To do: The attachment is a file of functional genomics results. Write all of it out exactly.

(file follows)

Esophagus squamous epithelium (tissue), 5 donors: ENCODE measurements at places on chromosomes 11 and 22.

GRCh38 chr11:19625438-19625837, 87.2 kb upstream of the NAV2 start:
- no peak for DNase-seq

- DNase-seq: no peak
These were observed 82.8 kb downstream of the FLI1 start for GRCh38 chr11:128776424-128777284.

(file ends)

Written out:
Esophagus squamous epithelium (tissue), 5 donors: ENCODE measurements at places on chromosomes 11 and 22.

GRCh38 chr11:19625438-19625837, 87.2 kb upstream of the NAV2 start:
- no peak for DNase-seq

- DNase-seq: no peak
These were observed 82.8 kb downstream of the FLI1 start for GRCh38 chr11:128776424-128777284.